By Melissa Federspill and Mary Minor
The San Antonio Fruit Tree Project was established in 2014 by two graduate students at the University of Texas San Antonio. This program provides a community-based solution for combating food insecurity in low-income urban neighborhoods.
In 2014, when we started the San Antonio Fruit Tree Project, we were captivated by the potential in San Antonio for growing fruit. It was evident that the city was built on fertile ground, and that we live among a hidden bounty of oranges, lemons, limes, pomegranates, and figs, just to name a few. The number of trees we cataloged from our windshield survey of urban neighborhoods was enough to spark a thousand ideas about local food production and the potential we hold as a city for unlocking one of the biggest inequalities we face—access to fresh food. After our first season, we were off and running. The excitement from harvesting hundreds of pounds of fruit from one tree was awe inspiring. The good graces of the citizens of our city also impressed us. People generously donated their fruit, willing to give to others. We found that people want to help, and hate the idea of food waste. Our project was taking root, and we were determined to make our contribution toward closing the food inequality gap in San Antonio.
Two years later, we began to dig deeper into our project. We wondered what other implications could be drawn and if we needed to consider a bigger picture. Is our fruit tree project just one piece of the pie? What is the potential for urban agriculture in our city to help solve the food access quandary? And more specifically, what does the landscape for fresh food access in our city look like? What other social justice issues are we facing? How do we and how can we help solve these issues? On the food access forefront, one thing is for sure. The Food Policy Council of San Antonio is a huge resource, and a mega contributor in aiding and creating solutions.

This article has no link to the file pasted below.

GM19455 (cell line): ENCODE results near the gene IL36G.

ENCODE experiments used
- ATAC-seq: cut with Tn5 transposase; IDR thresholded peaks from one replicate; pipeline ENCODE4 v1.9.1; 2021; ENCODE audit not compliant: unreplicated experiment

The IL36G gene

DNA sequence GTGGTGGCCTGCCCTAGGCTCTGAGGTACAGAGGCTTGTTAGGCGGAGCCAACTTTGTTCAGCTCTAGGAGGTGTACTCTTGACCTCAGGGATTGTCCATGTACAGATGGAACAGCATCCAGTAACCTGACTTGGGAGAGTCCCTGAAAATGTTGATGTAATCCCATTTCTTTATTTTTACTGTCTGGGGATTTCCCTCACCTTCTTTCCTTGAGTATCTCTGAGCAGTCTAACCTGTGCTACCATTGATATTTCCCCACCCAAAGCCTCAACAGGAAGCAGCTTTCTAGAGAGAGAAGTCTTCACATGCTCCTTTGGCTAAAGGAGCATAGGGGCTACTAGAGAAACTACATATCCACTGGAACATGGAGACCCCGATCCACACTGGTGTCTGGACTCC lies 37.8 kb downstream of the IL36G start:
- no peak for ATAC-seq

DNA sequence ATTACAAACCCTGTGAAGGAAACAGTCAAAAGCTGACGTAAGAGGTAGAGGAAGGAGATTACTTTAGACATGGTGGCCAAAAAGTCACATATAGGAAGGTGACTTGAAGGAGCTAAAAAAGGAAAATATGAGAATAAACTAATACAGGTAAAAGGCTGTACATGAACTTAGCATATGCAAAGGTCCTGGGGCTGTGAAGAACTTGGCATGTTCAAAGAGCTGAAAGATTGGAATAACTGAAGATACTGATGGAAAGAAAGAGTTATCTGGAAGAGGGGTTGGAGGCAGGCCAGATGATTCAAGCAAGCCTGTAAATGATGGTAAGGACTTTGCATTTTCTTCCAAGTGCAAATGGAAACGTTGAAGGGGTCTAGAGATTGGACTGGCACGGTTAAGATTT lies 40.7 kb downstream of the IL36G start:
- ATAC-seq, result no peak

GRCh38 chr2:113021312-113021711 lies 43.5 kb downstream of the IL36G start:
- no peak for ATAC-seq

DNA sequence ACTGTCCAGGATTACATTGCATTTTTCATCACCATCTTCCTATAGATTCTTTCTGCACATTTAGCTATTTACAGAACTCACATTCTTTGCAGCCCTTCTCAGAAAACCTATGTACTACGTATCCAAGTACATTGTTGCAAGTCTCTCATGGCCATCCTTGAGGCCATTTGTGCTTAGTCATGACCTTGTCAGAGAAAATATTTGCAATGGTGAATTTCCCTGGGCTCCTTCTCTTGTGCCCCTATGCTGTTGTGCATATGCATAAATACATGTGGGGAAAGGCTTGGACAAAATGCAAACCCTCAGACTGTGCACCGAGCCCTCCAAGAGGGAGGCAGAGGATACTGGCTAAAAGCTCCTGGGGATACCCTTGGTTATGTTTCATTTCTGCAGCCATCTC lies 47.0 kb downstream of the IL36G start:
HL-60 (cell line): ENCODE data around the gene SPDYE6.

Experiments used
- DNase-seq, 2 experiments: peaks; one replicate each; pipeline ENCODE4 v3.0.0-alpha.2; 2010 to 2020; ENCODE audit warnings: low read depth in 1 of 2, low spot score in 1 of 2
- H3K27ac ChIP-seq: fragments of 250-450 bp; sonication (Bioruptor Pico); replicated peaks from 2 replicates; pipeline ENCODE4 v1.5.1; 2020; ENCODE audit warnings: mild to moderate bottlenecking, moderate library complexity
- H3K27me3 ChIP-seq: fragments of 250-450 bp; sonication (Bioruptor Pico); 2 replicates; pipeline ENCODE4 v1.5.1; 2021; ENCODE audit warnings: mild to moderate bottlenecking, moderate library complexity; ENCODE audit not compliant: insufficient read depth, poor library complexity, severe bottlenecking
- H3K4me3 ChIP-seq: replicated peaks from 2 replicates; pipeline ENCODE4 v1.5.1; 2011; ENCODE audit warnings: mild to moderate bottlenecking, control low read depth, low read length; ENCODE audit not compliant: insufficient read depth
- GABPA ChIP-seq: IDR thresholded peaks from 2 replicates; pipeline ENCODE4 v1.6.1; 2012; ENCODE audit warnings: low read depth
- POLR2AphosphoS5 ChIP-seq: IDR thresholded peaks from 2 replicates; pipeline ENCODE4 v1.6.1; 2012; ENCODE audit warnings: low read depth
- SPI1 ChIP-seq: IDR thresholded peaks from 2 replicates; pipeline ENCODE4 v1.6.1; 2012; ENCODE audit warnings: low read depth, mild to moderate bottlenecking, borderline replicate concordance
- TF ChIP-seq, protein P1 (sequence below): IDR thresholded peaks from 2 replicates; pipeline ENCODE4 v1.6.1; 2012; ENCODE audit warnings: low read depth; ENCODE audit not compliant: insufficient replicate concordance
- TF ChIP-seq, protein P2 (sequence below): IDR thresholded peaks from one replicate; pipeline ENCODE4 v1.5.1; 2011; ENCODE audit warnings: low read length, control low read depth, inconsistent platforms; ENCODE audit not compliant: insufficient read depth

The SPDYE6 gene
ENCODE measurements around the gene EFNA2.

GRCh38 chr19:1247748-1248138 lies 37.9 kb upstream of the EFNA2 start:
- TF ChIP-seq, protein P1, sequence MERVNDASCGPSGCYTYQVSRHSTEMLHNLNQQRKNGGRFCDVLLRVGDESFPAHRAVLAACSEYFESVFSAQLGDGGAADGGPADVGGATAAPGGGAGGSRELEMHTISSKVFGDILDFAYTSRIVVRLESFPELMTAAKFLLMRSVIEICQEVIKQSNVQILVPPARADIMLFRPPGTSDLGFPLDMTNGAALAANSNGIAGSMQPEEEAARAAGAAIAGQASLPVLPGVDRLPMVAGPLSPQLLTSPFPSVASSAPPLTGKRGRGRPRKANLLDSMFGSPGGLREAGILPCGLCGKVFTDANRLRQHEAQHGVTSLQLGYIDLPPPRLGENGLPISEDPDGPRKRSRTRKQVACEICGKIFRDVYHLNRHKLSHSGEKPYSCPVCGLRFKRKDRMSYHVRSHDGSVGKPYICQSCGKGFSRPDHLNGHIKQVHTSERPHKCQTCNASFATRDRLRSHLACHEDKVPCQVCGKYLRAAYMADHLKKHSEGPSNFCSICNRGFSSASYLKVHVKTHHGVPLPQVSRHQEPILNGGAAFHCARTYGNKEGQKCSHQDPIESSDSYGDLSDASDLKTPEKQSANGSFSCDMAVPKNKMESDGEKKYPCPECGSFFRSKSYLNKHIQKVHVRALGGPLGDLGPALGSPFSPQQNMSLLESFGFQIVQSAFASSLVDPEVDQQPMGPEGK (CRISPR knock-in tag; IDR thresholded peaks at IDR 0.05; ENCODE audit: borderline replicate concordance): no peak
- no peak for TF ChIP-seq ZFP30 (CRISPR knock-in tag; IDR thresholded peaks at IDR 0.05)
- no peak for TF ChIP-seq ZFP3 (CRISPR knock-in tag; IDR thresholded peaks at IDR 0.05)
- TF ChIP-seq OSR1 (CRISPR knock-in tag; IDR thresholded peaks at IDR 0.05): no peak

The mission of the SA Fruit Tree Project has morphed over time. Research has always given us a more in depth social perspective. We applied this concept to our project. Starting with food access, we looked at the state of our city. Then we looked at how other cities manage food access. We used the USDA as a resource for defining the meaning of “fresh food access” and “food deserts.” The USDA defines a food desert as a low-income and economically depressed neighborhood located more than one mile from a large grocer. Our methodology allows us to create a visual representation of food access in San Antonio. We feel visual depictions of social problems are key ingredients to education and mining community support.
By applying the USDA definition of food deserts, we got an even clearer picture of the state of our city. What we found reveals that the majority of the city resides in a food desert. We took an ever closer look, and asked the question, ‘If we splice up the city into their respective council districts, are some districts worse off than others?’ Looking at our city by council districts is another key tool for education and public policy initiatives.
Here’s what further research taught us. We are a city where socioeconomic status is polarized. By considering three variables that aid in determining socioeconomic status—median income, education, and poverty—we could look at the bigger picture, and see how our city is evolving. Our maps indicate a clear pattern of higher income and home value mainly clustering on the Northern part of the city.
The data unfolds a story of food access in San Antonio. Now under the umbrella of Urbe-SA, an urban design studio formed to address social justice issues in San Antonio, the San Antonio Fruit Tree Project is committed to researching and illuminating the data that sheds light on this story. It is up to us as community members to write the next chapter. By applying research to social justice issues, we can help create solutions across our city. This is our passion and our privilege. The fruit tree project is just the beginning for us. We envision a more equitable future for San Antonio, but it will take many self-directed community efforts to make this future possible. We are committed to continuing to work with the Food Policy Council of San Antonio, and appreciate the role it plays in gathering and supporting grass roots endeavors in our city.